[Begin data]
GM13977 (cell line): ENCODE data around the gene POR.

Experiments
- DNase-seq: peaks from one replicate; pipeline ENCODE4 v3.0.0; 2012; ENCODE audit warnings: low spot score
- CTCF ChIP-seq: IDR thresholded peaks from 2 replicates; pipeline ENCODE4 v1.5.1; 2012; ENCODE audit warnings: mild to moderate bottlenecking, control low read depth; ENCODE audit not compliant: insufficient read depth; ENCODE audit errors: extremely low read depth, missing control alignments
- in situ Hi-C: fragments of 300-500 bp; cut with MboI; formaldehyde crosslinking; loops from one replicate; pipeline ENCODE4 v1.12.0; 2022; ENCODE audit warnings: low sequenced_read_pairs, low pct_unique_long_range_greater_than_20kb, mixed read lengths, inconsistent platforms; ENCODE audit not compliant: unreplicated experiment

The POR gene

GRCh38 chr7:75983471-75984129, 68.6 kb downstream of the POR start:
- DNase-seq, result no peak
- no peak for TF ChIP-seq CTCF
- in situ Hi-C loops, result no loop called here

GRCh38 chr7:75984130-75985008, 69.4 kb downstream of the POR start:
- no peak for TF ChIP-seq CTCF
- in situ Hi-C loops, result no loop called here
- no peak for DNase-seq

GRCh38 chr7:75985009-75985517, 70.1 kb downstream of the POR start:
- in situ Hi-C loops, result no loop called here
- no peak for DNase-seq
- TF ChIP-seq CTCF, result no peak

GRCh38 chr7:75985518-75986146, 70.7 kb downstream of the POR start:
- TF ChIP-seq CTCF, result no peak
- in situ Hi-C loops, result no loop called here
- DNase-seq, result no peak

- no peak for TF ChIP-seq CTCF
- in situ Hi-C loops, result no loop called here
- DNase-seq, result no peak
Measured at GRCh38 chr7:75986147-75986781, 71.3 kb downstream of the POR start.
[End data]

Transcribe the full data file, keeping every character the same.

GM13977 (cell line): ENCODE data around the gene POR.

Experiments
- DNase-seq: peaks from one replicate; pipeline ENCODE4 v3.0.0; 2012; ENCODE audit warnings: low spot score
- CTCF ChIP-seq: IDR thresholded peaks from 2 replicates; pipeline ENCODE4 v1.5.1; 2012; ENCODE audit warnings: mild to moderate bottlenecking, control low read depth; ENCODE audit not compliant: insufficient read depth; ENCODE audit errors: extremely low read depth, missing control alignments
- in situ Hi-C: fragments of 300-500 bp; cut with MboI; formaldehyde crosslinking; loops from one replicate; pipeline ENCODE4 v1.12.0; 2022; ENCODE audit warnings: low sequenced_read_pairs, low pct_unique_long_range_greater_than_20kb, mixed read lengths, inconsistent platforms; ENCODE audit not compliant: unreplicated experiment

The POR gene

GRCh38 chr7:75983471-75984129, 68.6 kb downstream of the POR start:
- DNase-seq, result no peak
- no peak for TF ChIP-seq CTCF
- in situ Hi-C loops, result no loop called here

GRCh38 chr7:75984130-75985008, 69.4 kb downstream of the POR start:
- no peak for TF ChIP-seq CTCF
- in situ Hi-C loops, result no loop called here
- no peak for DNase-seq

GRCh38 chr7:75985009-75985517, 70.1 kb downstream of the POR start:
- in situ Hi-C loops, result no loop called here
- no peak for DNase-seq
- TF ChIP-seq CTCF, result no peak

GRCh38 chr7:75985518-75986146, 70.7 kb downstream of the POR start:
- TF ChIP-seq CTCF, result no peak
- in situ Hi-C loops, result no loop called here
- DNase-seq, result no peak

- no peak for TF ChIP-seq CTCF
- in situ Hi-C loops, result no loop called here
- DNase-seq, result no peak
Measured at GRCh38 chr7:75986147-75986781, 71.3 kb downstream of the POR start.